I don’t specifically mean that, but I do think she’s onto something substantial. The insubstantiality of thoughts — which is one of the core messages of Katie’s efforts — is something I recently wrote about.

But whatever you count “the work” as — learning to love, building the cathedral, destroying the system you abhor — you’ve got to do it. Even when you don’t really feel like it. Even when you’d really rather just… not.

You’ve got to show up and do the work. The rest is out of your hands.

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Communication

The Case for “Hashtag Activism”

I’ve never seen myself as an activist.  I was born on third and spent a lot of my life thinking I’d hit a triple. As I’ve started to learn about privilege — all the benefits I receive in the society I live because I’m a white, able-bodied cis-gender heterosexual male who learned English as his first language and who has never had any serious bouts of mental illness or hard financial times — I’ve started to think more seriously about why I’ve never been an activist.

The thing about privilege is that by possessing it, you’re blinded to its impact. White people don’t easily see the advantages afforded to them as white people, black and brown people do. Men don’t immediately see the advantages afforded them by their gender, women (and all gender non-conformers) do. Able-bodied people don’t see the advantages afforded to them by their luck, people with handicaps do. I could go on.

The most effective and important place I’ve learned about privilege in all its depth is from people I’ve never met personally, on Twitter. In the context of a casual place I started visiting to see dumb jokes and discussions of techology, I would see glimpses of perspectives different than my own. Sometimes I’d pursue them, sometimes they just appeared for me to notice or ignore.

Twitter in specific — and social media in general — is such an effective space for genuine transformation of opinion and understanding because it is so casual and ambient. Its rare — at least as a quiet and privileged person — that someone is confronting me directly. Instead I see them caring about a topic on which I’m not informed. It’s a safe place for me to ignore them, if I’d rather, or pursue what they’re talking about if I choose.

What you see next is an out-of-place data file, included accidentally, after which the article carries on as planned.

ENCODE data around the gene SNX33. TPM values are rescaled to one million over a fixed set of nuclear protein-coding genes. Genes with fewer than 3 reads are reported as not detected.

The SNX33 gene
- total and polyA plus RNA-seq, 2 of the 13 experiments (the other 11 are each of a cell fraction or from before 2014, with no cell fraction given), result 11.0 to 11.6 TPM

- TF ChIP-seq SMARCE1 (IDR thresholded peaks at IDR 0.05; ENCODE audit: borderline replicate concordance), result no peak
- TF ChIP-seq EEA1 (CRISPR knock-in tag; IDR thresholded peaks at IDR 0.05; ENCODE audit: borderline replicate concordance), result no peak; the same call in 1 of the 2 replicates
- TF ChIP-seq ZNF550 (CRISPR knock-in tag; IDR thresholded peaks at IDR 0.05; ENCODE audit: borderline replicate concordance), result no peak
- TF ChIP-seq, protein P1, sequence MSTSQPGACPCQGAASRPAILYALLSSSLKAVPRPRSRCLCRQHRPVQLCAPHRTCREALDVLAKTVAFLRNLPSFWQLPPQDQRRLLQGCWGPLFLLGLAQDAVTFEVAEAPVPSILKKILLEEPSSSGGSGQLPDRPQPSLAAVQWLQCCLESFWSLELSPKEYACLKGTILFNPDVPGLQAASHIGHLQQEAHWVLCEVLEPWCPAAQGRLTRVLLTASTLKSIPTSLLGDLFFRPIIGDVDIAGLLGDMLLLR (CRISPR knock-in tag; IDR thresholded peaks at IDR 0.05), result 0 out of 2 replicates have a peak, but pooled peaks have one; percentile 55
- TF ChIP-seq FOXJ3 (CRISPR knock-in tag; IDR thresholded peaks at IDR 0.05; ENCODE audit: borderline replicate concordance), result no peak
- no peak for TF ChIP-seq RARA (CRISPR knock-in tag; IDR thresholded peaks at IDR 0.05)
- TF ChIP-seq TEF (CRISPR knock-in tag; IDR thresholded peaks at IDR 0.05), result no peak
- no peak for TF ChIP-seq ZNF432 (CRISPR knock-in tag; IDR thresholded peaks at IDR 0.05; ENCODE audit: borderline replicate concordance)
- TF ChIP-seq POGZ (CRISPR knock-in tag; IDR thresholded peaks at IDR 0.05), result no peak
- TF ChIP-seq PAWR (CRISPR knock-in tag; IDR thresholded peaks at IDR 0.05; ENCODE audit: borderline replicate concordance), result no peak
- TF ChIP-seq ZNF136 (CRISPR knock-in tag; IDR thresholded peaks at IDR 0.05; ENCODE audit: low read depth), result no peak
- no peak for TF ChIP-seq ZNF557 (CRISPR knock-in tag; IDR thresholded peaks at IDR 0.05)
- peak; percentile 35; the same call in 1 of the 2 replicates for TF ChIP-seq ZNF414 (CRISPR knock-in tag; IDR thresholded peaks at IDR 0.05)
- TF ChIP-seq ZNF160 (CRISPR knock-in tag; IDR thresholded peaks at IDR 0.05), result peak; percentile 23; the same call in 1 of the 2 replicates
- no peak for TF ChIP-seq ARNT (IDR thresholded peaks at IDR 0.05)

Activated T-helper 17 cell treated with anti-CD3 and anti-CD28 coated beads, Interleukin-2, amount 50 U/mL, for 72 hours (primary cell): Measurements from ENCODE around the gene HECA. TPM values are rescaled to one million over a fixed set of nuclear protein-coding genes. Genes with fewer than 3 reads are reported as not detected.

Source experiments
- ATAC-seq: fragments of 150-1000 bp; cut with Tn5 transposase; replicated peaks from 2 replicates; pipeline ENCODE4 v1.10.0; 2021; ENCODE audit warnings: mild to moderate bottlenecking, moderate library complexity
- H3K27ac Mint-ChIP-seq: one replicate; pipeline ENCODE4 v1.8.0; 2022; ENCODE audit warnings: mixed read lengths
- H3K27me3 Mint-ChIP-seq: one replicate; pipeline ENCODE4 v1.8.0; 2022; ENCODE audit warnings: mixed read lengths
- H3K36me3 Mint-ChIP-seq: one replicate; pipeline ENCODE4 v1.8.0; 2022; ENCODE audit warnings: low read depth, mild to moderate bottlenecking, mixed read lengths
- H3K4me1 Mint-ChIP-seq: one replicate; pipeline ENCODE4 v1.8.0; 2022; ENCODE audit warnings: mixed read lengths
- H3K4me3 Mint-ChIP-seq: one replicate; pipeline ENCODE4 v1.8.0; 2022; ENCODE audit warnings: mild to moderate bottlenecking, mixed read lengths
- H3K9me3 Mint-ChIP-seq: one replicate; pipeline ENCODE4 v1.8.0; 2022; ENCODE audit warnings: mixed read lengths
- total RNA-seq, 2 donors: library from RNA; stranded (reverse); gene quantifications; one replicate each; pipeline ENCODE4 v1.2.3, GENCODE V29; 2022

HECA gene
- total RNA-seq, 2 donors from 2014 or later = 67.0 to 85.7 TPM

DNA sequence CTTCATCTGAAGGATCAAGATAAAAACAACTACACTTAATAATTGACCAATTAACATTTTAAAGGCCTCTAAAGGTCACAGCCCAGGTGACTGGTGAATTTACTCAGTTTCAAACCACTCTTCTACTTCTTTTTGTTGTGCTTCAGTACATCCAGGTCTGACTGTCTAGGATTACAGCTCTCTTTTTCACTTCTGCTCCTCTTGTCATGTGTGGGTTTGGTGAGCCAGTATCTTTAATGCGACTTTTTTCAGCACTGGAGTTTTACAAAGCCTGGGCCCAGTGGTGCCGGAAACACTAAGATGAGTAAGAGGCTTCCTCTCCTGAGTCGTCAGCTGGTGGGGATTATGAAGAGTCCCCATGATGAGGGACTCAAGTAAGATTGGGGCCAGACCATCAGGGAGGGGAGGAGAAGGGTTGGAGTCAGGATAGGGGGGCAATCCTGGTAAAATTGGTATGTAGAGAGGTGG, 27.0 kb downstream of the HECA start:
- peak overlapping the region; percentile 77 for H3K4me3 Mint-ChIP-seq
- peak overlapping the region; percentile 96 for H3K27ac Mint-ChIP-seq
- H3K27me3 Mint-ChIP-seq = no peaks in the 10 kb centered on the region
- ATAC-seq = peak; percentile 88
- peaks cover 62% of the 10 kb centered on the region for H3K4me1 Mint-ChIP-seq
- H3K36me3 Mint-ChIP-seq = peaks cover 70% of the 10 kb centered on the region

The activism of marches and sit-ins and strikes is important. Essential even. But it’s not the only way to transform people or situations.

When the only media was mass media, the only way to galvanize attention was to make a scene so big that no one could deny it or ignore it. The only time the civil rights activists of the fifties, sixties, and seventies were able to talk to those whose passive acquiescence to the status quo sustained it was when they made the evening news.

Today, smaller and less-reported demonstrations, events, and opinions can go quite far, among a network of sympathetic ears. And at the edges of a network of sympathy — to the plight of black men in America, to the casual violence so frequently suffered by (trans)women, etc — are interested but ignorant eyes and ears.

The change engendered by “hashtag activism” is much slower than the sort that can be spurred by large demonstrations. It is a slow opening of those people at the edges of a an existing network of concern. But if or when they’re converted, then the network has grown by a small but important amount.

This a slow process, and one largely invisible from the outside. But its significance, power, and importance is easy to miss, deride, and understate. This sort of “activism” won’t change the world in a year, or even a few, but it certainly has value.